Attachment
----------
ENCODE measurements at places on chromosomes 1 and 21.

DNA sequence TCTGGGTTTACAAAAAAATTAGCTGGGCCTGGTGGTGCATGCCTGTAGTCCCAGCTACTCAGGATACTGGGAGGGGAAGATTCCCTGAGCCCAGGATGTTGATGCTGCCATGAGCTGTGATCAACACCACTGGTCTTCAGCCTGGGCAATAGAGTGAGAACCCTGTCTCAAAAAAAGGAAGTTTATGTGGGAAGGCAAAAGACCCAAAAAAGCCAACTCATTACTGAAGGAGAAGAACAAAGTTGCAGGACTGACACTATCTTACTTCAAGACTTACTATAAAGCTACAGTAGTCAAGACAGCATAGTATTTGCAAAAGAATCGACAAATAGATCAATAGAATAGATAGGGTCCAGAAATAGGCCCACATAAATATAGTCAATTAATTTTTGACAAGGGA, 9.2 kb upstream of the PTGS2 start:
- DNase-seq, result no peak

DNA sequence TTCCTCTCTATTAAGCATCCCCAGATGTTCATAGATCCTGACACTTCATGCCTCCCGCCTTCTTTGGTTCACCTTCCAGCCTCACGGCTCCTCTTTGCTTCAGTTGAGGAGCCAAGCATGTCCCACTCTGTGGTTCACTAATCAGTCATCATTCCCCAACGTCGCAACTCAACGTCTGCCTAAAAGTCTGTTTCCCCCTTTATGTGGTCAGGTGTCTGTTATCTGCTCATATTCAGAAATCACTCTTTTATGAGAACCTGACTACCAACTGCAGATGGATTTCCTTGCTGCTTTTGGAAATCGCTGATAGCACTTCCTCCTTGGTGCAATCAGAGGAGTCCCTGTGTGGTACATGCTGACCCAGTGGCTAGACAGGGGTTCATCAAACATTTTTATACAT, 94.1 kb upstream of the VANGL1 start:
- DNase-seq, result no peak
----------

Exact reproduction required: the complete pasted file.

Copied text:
ENCODE measurements at places on chromosomes 1 and 21.

DNA sequence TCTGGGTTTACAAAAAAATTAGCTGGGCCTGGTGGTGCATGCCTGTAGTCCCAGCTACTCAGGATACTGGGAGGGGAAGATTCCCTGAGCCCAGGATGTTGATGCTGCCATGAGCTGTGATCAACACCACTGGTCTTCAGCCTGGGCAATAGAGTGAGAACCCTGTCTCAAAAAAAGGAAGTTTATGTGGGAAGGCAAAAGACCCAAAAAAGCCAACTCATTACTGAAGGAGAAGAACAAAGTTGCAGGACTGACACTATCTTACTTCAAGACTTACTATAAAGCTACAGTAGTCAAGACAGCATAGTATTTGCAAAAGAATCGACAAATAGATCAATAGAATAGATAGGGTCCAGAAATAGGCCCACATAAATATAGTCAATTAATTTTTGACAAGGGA, 9.2 kb upstream of the PTGS2 start:
- DNase-seq, result no peak

DNA sequence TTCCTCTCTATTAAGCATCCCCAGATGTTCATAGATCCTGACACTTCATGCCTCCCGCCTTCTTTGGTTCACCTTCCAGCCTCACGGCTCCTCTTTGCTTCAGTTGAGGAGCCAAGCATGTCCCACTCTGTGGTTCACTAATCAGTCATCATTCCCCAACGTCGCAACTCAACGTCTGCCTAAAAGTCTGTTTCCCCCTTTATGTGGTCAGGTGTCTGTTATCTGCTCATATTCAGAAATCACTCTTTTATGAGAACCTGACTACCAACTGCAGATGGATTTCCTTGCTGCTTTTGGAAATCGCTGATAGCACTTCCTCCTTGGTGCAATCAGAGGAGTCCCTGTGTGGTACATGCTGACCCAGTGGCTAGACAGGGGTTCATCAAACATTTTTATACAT, 94.1 kb upstream of the VANGL1 start:
- DNase-seq, result no peak